a. Temporal lobe epilepsy – simple partial or complex partial seizures characterised by
i. Develop from childhood onwards
ii. Aura (noticed by pt)
1. visceral (nausea, epigastric rising sensation)
2. hallucinations (olfactory, gustatory, auditory, formed visual)
3. psychosensory (dreamy state, déjà vu, jamais vu, fear, exhilaration)
4. if seizure stops here, no alteration of awarness → simple partial seizure)
iii. Benign with motionless stare (noticed by observer) → oro-alimentary (lip smacking, chewing) + motor (fumbling, picking at clothes, walking, undressing) automatisms common
iv. Dystonic posturing sometimes – if unilateral; seizure usu in contralateral hemisphere
v. Note – if pt unable to communicate or understand, seizure may arise in left (dominant) hemisphere; but if seizure arises in non-dominant temporal lobe, may still be able to communicate
vi. Usu marked post-ictal confusion
vii. May progress to generalised seizure
viii. Common causes – hippocampal sclerosis, tumors (gliomas, benign tumors), angiomas, infections, trauma
b. Frontal lobe epilepsy – 20-30% of partial seizures
i. Often v short, freq at night, often occurring in clusters
ii. Usu no aura, consciounsness preserved, no post-ictal confusion
iii. Often bizarre – prominent vocalisation, violent dramatic mvments
iv. Discharge spreads rapidly, often generalise, status epilepticus common
c. Benign rolandic epilepsy (Benign childhood epilepsy with centrotemporal spikes)
i. Primary partial epilepsy (idiopathic)
ii. Differs from both TLE and FLE as not assoc w underlying structural brain dis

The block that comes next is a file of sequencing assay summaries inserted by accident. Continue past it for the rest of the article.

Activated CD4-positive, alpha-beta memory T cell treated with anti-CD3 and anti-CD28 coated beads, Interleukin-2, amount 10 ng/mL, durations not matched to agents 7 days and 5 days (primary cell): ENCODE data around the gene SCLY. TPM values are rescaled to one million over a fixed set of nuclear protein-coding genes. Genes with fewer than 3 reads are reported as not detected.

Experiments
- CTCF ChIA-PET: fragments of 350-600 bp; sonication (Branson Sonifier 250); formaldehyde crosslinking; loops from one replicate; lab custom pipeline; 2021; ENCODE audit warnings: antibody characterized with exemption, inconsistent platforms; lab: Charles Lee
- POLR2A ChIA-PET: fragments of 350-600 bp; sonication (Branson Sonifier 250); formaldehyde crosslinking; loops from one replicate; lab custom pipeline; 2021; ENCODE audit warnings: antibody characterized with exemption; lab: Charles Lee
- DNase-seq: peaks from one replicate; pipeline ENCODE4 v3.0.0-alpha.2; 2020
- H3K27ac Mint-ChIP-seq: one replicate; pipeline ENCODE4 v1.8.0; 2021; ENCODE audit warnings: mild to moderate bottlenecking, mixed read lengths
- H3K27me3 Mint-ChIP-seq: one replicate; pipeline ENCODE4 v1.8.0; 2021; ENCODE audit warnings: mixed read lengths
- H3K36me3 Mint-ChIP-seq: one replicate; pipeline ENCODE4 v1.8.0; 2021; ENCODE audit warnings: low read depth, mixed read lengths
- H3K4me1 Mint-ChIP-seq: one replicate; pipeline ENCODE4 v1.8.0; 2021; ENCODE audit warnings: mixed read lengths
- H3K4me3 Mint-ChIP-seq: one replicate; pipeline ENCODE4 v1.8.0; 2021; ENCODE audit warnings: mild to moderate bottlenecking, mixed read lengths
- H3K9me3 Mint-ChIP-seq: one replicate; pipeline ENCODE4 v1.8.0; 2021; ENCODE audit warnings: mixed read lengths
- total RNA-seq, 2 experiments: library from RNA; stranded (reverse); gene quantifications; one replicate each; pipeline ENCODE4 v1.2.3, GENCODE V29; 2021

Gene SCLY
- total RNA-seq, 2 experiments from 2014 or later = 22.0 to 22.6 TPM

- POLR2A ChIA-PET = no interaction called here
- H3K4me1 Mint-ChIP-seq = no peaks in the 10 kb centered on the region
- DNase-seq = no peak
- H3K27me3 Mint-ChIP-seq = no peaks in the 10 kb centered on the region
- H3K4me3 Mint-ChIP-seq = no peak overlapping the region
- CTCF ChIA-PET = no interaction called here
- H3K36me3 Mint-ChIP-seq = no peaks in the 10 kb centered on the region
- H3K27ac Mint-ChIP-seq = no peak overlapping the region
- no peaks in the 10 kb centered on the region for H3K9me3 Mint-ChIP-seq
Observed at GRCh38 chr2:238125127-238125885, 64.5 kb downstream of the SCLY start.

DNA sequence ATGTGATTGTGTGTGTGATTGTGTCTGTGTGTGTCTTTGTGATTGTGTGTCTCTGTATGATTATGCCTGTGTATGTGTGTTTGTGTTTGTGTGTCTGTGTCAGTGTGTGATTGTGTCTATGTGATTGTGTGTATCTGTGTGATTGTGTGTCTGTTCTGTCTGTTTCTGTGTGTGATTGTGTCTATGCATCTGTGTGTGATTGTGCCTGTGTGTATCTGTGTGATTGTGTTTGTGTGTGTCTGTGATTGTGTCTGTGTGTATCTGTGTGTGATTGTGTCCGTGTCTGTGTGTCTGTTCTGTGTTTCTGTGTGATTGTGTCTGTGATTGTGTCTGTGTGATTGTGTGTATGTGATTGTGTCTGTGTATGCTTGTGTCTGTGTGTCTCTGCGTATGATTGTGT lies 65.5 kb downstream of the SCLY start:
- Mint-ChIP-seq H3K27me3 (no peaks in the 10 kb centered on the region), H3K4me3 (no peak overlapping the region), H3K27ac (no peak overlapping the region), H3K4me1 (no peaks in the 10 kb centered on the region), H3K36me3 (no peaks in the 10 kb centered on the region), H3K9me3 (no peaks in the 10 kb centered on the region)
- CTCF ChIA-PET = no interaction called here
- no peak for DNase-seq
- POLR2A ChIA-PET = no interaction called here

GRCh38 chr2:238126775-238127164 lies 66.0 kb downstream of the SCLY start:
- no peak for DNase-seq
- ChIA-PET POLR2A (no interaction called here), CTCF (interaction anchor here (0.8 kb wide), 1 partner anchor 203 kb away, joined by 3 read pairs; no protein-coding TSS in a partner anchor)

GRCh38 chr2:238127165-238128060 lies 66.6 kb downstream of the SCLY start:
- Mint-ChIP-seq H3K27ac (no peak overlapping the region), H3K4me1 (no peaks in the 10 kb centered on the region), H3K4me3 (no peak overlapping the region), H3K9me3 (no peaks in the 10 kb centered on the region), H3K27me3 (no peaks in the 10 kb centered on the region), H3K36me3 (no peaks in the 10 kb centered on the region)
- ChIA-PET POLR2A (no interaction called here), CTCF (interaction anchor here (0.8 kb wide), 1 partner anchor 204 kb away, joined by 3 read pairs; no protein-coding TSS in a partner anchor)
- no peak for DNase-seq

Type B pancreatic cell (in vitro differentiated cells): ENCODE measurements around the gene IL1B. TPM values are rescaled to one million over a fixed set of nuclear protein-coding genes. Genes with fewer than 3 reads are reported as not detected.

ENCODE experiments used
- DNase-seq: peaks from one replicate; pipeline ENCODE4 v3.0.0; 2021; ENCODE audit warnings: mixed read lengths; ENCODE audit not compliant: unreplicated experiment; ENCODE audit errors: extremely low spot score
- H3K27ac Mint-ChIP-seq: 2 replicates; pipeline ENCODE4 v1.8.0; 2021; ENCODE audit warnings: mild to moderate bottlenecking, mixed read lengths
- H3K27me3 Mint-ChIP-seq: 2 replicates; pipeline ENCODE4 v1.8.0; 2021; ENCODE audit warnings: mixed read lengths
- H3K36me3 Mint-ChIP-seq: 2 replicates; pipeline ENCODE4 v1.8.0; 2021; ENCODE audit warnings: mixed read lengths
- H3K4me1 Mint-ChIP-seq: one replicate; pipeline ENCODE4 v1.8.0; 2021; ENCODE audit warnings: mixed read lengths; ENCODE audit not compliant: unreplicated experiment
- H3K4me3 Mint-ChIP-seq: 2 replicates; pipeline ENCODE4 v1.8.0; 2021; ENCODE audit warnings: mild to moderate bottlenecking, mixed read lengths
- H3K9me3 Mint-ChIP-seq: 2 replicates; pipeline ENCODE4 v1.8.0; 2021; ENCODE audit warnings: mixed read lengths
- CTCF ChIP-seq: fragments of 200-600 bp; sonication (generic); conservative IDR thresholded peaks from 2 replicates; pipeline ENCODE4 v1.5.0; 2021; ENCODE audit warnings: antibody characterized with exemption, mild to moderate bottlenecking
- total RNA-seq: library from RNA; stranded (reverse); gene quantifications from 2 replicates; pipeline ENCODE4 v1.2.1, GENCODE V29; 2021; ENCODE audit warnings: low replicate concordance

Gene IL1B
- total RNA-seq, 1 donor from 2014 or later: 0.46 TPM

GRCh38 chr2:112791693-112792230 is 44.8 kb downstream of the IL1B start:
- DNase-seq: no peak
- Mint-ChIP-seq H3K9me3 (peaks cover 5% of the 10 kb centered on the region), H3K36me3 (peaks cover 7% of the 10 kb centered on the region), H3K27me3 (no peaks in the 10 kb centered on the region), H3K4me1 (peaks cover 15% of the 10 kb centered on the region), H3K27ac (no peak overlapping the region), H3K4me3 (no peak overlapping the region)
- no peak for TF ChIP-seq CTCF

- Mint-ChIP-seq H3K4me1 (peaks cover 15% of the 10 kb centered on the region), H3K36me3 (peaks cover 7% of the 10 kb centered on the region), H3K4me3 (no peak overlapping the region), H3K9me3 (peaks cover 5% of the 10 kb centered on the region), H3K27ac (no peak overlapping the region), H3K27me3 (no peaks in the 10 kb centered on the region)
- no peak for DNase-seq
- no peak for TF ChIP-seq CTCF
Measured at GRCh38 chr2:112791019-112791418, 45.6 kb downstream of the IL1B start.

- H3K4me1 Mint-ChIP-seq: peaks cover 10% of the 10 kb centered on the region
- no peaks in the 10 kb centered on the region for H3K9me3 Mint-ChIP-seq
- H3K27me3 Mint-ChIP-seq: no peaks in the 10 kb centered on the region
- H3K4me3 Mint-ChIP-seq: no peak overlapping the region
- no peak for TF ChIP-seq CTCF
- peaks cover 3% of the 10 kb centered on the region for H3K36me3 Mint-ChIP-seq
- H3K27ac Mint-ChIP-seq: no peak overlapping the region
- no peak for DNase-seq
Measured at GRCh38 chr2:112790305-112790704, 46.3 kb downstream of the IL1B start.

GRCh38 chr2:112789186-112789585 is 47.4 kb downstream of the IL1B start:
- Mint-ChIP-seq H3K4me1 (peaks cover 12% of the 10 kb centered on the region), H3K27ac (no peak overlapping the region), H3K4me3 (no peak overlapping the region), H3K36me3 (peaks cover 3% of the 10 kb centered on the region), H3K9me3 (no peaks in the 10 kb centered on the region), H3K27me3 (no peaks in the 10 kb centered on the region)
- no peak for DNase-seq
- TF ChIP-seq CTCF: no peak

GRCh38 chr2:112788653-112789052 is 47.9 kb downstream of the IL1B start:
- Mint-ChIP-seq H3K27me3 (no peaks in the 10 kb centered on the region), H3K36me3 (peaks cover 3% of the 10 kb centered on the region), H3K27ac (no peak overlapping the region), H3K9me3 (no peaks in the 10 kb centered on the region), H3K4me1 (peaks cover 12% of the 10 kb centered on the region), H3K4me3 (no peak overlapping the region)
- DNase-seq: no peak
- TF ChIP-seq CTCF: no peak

iii. Develops at ~10y age
iv. Seizures occur at night
v. Typical feats – incl unilateral paraesthesia of tongue and face, clonic mvments of tongue and face, speech arrest and preservation of consciousness
vi. May progress to 2ndry generalisation
vii. Children otherwise normal; seizures stop at puberty; child may have only one seizure ever
viii. EEG – freq centrotemporal spikes (arise in centre and temporal parts of brain)
2. Characterised by generalised seizures (see above)
a. Idiopathic (primary) generalised epilepsy (centrencephalic epilepsy)
i. Combinations of absence, tonic/clonic and myoclonic seizures
ii. Onset in c/hood, early adult life (major genetic component)
iii. Pt otherwise normal, normal devt, normal neuroimaging
iv. Tonic-clonic seizure occur with idiopathic generalised epilepsy AND with a partial seizure that becomes generalised - do not assume a tonic-clonic seizure is due to generalised idiopathic epilepsy unless there is a convincing hx of myoclonic jerks or a characteristic 3-4 hz spike and wave pattern on EEG
b. Absence epilepsy
i. Onset usu 3-10y
ii. Characterised by recurrent absence seizures where the pt stares and is momentarily unresponsive, Øaura, Øconfusion
iii. 30-50% also have tonic-clonic seizures, 80% remit <30y
iv. Atypical absences – clinically similar but slower onset/recovery
1. Seen with underlying brain dis eg Lennox gastaut syndr
2. 1-2 Hz spike on EEG
3. Frequently sig intellectual impairment
c. Juvenile myoclonic epilepsy
i. Myoclonic = single isolated jerks
ii. Common (5% of all epileptics)
iii. Onset during teens, lifelong tendency to seizures (usu anti-epileptic therapy for life)
iv. Frequent myoclonic jerks esp in first hr after waking from sleep (helps clinch the dx)
v. Infrequent tonic-clonic seizures, often preceded by clusters of myoclonic jerks (esp in first few mins after waking)
vi. 30-40% have absence seizures as well (but not usu clinically apparent)
vii. Sxs aggravated by sleep deprivation and alcohol
3. Others